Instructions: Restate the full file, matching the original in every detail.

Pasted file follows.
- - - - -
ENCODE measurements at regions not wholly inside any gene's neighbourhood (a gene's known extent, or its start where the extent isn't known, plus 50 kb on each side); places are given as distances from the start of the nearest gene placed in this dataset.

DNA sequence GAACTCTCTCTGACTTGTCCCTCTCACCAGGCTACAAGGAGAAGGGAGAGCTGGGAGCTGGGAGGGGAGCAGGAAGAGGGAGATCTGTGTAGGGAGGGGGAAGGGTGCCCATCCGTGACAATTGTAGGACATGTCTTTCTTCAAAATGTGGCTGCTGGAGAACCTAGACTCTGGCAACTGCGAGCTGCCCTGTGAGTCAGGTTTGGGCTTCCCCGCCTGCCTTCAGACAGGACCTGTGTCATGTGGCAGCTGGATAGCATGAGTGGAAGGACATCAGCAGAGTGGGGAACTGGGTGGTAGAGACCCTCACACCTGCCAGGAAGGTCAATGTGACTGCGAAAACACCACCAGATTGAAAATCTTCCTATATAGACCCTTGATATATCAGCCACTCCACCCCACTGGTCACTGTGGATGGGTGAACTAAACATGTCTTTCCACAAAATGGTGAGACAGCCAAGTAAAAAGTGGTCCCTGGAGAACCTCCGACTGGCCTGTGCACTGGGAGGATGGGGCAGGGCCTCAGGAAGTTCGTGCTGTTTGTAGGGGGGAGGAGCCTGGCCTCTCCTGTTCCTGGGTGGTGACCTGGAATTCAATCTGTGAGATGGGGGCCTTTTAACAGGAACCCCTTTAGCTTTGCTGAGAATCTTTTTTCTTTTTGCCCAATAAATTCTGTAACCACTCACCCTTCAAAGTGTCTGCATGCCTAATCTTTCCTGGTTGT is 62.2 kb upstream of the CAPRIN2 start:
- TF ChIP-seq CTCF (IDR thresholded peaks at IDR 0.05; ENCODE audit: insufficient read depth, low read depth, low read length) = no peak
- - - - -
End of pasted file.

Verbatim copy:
ENCODE measurements at regions not wholly inside any gene's neighbourhood (a gene's known extent, or its start where the extent isn't known, plus 50 kb on each side); places are given as distances from the start of the nearest gene placed in this dataset.

DNA sequence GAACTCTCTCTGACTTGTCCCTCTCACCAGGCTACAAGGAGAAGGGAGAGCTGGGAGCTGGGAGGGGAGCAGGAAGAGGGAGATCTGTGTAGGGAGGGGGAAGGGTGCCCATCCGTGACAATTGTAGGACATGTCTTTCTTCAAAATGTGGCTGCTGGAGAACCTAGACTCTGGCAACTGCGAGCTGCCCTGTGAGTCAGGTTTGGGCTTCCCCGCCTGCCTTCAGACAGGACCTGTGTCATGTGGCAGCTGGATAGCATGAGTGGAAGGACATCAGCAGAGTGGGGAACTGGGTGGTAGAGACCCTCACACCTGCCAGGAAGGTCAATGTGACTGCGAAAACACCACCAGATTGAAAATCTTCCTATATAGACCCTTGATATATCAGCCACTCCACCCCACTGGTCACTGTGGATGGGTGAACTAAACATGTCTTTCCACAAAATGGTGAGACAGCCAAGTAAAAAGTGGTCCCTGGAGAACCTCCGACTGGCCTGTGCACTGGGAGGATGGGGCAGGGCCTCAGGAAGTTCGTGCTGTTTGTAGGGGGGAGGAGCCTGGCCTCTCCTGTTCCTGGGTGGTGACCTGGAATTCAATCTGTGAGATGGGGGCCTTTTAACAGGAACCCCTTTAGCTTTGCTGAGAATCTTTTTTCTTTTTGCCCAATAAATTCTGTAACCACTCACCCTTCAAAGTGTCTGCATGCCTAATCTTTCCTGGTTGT is 62.2 kb upstream of the CAPRIN2 start:
- TF ChIP-seq CTCF (IDR thresholded peaks at IDR 0.05; ENCODE audit: insufficient read depth, low read depth, low read length) = no peak